The provenance of this analysis is commission chairman Larry Wortzel, who in addition to his position as vice president for policy at the Heritage Foundation was the former director of the Strategic Studies Institute of the U.S. Army War College.

In 2006 commission members included Larry Wortzel (chairman), former director of the Asian Studies Center at the right-wing Heritage Foundation, Daniel Blumenthal of the American Enterprise Institute, Peter Brookes of Heritage, Thomas Donnelly of Center for Strategic and International Studies and formerly of AEI and the Project for the New American Century, Kerri Houston of the right-wing Frontiers for Freedom, and Fred Thompson of AEI. All six Republican members are associated with right-wing think tanks in Washington, DC.

In a 2003 report for Heritage Foundation entitled “China and the Battlefield in Space,” Wortzel predicted: “The newest battlefield for China will be in space.” In that paper, Wortzel warned that “from a defensive standpoint China is seeking to block the United States from developing its own anti-satellite weapons and space-based missile defense systems.” He charged that China and Russia are backing a UN treaty that would ban conventional and non-nuclear weapons in space, while at the same time “China is developing its own weapons”—a claim he failed to substantiate. He claimed that China’s developing its own offensive anti-satellite systems that included means to jam or ram enemy satellites.

"Space is absolutely militarized," Wortzel said, "Chinese armed forces and military planners believe space is just another domain" for military operations. "There's no doubt the Chinese will put weapons into space" with the aim of "destroying command and control and communications satellites." Wortzel also expressed concern that while the United States and the Soviet Union had long ago resolved to avoid "interfering" with each other's satellites--as such interference would likely be interpreted as a prelude to attack--it's not clear that the Chinese have "thought through the implications" of such actions.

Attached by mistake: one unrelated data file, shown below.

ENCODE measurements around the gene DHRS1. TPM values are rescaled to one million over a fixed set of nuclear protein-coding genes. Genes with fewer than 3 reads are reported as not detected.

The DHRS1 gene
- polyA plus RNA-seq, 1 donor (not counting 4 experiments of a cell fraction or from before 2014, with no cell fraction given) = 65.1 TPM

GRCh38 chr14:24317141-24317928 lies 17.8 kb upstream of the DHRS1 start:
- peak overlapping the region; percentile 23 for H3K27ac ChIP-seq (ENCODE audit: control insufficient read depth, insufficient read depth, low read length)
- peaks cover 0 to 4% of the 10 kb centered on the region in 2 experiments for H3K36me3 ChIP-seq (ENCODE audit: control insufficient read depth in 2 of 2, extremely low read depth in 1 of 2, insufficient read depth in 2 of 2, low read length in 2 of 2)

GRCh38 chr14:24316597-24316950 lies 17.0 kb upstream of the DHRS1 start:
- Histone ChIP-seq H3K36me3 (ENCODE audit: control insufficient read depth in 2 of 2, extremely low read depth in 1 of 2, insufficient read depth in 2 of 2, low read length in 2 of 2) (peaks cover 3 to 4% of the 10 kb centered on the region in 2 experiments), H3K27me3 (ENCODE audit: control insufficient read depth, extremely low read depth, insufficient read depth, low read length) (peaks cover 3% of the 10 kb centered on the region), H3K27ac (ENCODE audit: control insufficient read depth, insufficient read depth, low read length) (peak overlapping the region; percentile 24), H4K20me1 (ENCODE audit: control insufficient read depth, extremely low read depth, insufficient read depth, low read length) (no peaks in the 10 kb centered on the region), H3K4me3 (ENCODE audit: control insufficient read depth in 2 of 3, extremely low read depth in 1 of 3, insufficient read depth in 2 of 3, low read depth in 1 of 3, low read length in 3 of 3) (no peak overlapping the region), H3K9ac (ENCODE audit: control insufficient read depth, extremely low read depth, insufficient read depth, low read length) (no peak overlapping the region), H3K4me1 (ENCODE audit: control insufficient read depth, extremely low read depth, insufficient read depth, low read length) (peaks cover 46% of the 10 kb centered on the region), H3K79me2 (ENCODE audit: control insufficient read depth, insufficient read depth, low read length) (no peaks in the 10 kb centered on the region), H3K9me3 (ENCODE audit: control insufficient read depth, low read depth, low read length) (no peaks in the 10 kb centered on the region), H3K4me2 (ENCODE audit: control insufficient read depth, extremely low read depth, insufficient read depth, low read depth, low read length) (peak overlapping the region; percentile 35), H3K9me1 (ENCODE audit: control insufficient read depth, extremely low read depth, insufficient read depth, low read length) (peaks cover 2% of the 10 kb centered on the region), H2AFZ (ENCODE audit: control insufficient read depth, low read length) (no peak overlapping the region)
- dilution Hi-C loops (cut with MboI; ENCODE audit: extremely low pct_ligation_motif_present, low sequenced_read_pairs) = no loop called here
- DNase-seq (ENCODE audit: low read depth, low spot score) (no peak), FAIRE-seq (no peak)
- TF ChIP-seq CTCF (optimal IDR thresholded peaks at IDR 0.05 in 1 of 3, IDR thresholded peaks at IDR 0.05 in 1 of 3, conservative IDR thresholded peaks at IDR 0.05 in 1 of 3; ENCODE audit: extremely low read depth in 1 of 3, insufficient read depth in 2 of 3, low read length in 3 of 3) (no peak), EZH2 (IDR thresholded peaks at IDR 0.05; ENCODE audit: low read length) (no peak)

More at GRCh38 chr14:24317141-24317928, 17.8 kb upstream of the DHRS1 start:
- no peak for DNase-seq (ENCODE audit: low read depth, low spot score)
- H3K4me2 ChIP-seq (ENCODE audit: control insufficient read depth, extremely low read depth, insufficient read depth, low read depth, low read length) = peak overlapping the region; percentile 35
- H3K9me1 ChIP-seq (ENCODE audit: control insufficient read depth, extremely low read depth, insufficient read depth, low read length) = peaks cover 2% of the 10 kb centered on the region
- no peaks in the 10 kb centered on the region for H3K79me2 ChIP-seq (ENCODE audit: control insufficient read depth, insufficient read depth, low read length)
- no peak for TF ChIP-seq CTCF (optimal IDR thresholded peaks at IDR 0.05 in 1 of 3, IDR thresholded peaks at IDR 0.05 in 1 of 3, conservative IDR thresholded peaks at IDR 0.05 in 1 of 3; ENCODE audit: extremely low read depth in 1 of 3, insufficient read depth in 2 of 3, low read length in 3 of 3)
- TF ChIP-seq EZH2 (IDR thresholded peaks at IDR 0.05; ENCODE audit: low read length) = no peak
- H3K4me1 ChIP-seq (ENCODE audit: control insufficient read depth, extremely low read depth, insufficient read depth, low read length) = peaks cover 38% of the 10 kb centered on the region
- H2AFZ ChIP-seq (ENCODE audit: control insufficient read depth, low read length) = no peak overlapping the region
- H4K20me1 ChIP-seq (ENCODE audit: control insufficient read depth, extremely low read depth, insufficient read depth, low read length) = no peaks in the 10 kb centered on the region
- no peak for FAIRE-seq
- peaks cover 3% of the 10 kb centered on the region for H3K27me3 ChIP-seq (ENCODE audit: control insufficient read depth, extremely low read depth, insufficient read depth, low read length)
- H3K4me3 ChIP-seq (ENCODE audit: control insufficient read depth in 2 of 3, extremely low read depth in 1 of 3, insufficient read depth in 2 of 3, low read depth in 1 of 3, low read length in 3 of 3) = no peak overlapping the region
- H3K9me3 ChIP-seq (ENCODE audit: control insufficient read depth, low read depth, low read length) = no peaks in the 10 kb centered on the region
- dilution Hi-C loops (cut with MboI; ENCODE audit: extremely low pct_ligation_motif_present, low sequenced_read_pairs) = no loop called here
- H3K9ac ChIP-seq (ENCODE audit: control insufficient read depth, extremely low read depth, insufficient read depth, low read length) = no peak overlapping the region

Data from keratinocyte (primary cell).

According to Wortzel, space-based weapons systems like the Brilliant Pebbles system proposed during the Reagan administration might "give us increased options" when dealing with rogue states.

Writing approvingly in the neoconservative Weekly Standard (Nov. 2, 2006) of Wortzel’s vision for space supremacy and his fear that the Chinese might threaten that dominance, Michael Goldfarb observed: “Space supremacy could become the big stick that allows American policymakers to walk more softly on the international stage…Much like the English navy once secured the world's sea lanes, so too might the American Air Force secure space for 21st century commerce.”

Misinformation and alarmist gossip abounds about Chinese military modernization and its global ambitions. The Christian Science Monitor interviewed Gregory Kulacki, who specializes in China issues for the Union of Concerned Scientists, about the Chinese space threat. As an example of the kind of misinformation that drives hyped-up threat assessments like those regularly issued by the U.S.-China Commission, Kulacki noted that Pentagon reports that China was developing a “parasitic” satellite that could jam or explode other satellites were purely speculation that came from a blog by a noncredible source.

While hawks in the United States tend to use such reports as leverage to boost U.S. spending on space weapons, including nuclear-tipped ballistic missiles, other observers say, as the Christian Science Monitor reported, that in some cases the alleged Chinese space programs are simply the writings of imaginative young Chinese military officers writing for military journals.